Be a hockey tourist

In Ottawa, see FanFest, museums, and other hockey-related sights


Ottawa is a winter wonderland for World Junior visitors. Photo: Ottawa Tourism.

OTTAWA - During the 2009 IIHF World Junior Championship, there’s hockey action for fans outside the rinks as well as inside. Check out these fun and educational sights and events if you’re fortunate enough to visit Canada’s capital over the holidays.


Located at the historic Aberdeen Pavilion at Lansdowne Park (1015 Bank St.), the Samsung FanFest offers hockey video games, autograph sessions, Hockey Hall of Fame artifacts, and live TSN TV coverage of the World Juniors. It’s open daily through January 4 from noon to 10 pm (6 pm on December 30), and admission is free.


The Guinness Book of World Records lists the Bell Canada Cup as the world’s largest hockey tournament, featuring atom and peewee minor hockey players (between ages nine and 12) from Ontario, Quebec, and elsewhere in Canada, the United States, and Europe. The biggest-ever participation was in 2007, when 510 teams comprising 8,145 players suited up. This year, 485 teams will take part between December 28 and January 1. See for further details.


If you haven’t scored tickets to the big Canada-USA showdown on December 31 at Scotiabank Place, the next best thing is to attend the Samsung New Year’s Eve Celebration. Taking place at the Rideau Canal Skateway at Rideau St., it’ll include a showing of the hockey game on four big-screen TVs, plus a rock concert featuring Finger Eleven (“Paralyzer,” “One Thing”) and the Amanda Rheaume Band. Fireworks will climax the evening at midnight.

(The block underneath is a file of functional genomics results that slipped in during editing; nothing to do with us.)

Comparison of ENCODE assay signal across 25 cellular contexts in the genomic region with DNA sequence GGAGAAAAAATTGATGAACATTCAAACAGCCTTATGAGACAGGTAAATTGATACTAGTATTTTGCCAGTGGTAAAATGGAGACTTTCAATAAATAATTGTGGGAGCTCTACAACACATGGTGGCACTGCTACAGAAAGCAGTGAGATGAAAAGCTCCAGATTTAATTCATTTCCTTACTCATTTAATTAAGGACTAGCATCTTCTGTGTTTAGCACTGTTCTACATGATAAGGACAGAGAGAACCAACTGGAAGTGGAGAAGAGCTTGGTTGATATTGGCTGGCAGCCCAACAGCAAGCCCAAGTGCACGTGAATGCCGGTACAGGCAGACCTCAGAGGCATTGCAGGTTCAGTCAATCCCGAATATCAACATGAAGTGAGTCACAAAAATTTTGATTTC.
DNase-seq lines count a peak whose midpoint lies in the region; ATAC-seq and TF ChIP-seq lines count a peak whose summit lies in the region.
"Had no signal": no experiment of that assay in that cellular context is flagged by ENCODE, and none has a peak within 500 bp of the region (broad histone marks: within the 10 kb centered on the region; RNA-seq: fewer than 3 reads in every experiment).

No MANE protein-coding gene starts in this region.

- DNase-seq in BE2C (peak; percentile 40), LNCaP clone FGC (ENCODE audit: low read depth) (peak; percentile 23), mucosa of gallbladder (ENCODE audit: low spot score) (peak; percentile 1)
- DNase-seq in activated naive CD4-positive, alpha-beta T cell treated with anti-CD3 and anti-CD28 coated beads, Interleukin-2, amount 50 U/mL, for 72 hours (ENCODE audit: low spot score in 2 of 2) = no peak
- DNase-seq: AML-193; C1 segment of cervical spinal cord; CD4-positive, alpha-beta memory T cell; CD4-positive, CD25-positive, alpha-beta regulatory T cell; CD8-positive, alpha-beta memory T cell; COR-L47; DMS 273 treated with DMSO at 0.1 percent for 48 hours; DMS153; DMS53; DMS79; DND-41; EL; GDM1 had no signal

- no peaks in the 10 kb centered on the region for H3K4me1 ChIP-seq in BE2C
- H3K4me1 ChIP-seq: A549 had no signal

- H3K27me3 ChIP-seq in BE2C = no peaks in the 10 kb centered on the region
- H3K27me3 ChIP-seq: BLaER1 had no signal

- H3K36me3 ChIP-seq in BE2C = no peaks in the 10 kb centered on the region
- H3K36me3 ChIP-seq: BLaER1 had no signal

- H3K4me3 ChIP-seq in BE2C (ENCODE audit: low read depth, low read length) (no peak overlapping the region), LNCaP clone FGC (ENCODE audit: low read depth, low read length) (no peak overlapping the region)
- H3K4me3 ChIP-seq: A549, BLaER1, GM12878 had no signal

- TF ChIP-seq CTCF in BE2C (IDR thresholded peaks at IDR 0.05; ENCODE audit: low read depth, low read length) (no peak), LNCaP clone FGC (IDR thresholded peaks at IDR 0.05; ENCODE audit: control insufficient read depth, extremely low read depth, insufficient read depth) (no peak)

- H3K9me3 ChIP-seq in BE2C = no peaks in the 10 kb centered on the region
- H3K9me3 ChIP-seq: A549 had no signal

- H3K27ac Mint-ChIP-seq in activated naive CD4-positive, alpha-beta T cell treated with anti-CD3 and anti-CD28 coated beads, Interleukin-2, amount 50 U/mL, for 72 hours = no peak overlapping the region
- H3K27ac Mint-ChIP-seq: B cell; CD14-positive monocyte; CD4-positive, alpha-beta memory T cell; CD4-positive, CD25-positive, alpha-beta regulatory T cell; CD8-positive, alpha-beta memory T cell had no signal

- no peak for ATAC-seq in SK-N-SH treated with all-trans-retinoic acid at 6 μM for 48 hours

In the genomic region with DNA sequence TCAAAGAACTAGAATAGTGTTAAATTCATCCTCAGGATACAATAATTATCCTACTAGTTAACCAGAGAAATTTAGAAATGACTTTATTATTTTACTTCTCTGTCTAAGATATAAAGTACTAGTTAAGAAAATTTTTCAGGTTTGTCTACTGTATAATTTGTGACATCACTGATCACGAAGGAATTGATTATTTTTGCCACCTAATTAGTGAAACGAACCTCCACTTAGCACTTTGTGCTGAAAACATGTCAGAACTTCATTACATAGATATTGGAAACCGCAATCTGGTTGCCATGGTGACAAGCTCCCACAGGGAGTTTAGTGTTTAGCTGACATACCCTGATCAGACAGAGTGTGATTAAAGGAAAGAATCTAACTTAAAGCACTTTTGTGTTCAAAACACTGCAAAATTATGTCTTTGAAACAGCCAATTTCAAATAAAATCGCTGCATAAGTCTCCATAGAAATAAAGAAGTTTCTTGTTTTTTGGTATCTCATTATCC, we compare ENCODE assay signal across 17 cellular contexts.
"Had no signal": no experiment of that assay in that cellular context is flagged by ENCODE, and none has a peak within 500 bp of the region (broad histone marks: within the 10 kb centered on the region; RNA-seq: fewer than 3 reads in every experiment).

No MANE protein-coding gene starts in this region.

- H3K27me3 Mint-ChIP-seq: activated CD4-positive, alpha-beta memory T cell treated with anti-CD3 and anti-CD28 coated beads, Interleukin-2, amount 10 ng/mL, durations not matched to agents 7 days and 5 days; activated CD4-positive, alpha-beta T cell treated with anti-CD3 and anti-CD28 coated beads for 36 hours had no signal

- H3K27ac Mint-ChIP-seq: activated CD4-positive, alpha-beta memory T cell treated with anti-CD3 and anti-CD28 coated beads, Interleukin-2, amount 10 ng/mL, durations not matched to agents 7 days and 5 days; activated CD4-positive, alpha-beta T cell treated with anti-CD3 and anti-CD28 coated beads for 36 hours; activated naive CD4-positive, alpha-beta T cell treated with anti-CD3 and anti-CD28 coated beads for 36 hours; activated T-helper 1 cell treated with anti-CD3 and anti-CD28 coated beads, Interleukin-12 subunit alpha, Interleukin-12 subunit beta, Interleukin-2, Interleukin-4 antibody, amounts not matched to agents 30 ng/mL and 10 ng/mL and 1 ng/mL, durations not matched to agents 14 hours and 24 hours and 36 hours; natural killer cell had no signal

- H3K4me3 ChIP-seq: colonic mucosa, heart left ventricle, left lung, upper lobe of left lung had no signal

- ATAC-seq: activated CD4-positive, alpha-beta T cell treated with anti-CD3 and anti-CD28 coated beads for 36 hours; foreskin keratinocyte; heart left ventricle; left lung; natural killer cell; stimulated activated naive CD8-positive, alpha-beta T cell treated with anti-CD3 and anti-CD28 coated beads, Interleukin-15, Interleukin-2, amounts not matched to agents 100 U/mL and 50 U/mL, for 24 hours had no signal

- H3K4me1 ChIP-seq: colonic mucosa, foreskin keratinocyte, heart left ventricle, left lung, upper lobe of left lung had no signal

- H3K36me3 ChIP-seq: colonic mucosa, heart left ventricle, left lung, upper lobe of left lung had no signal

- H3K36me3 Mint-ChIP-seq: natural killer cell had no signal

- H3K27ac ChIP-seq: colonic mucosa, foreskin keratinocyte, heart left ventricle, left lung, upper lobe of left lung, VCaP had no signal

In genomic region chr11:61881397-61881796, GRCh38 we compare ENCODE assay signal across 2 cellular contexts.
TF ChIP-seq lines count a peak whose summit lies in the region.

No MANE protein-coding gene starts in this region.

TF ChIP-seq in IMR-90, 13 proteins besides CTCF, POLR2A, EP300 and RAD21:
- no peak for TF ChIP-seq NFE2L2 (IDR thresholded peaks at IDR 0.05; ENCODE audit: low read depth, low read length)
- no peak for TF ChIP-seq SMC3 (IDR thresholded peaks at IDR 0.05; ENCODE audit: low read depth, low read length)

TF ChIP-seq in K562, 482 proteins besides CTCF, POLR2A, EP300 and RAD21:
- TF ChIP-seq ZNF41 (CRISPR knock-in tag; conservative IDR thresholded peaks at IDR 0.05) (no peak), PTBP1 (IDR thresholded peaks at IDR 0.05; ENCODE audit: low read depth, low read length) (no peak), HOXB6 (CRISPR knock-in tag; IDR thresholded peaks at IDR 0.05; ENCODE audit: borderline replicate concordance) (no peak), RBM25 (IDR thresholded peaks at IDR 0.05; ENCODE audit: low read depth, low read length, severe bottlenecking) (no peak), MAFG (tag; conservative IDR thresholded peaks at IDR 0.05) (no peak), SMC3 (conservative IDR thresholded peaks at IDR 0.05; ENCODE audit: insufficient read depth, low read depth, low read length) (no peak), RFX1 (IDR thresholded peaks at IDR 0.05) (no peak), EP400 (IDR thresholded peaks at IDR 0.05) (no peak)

New Year’s Eve revelers can also check out a hockey team-friendly, all-ages party at the Hard Rock Café (73 York St.), entitled “Cold as Ice.”


Head to the City Hall Art Gallery (110 Laurier Ave. West) for a special exhibition called “125 Years of Hockey in Ottawa.” It covers the sport at the amateur, collegiate, and pro levels, with photos, sticks, jerseys, trophies, and other memorabilia. The exhibition runs until January 18.

Another alternative is the “Flyers on Ice” exhibition at the Canada Aviation Museum (11 Aviation Pkwy.), which focuses on the link between aviation and hockey. It was inspired by the Royal Canadian Air Force Flyers team that won the gold medal at the 1948 Winter Olympics in St. Moritz, Switzerland. There are trivia games for kids, hockey book signings, and more.

Goaltending buffs can view Jacques Plante’s mask at a display of recently acquired artifacts at the Canadian Museum of Civilization. The pioneering Montreal Canadiens goalie wore this mask between 1963 and 1965. It was his third overall, and his second using “pretzel” construction rather than a solid fiberglass skin.


One of Ottawa’s most famous bed and breakfasts was originally the custom-built home of the father of one of Canada’s most legendary hockey players. Dating from 1886 in the downtown Sandy Hill neighbourhood, McGee’s Inn (185 Daly Ave.) is a Victorian-style mansion that belonged to John McGee, the Clerk of the Privy Council of Canada under Canada’s first prime minister, Sir John A. McDonald. McGee’s son Frank played for the Ottawa Silver Seven in the early 1900’s, winning numerous Stanley Cups and once recording a jaw-dropping 14 goals in one playoff game. And he did so despite being blind in one eye.

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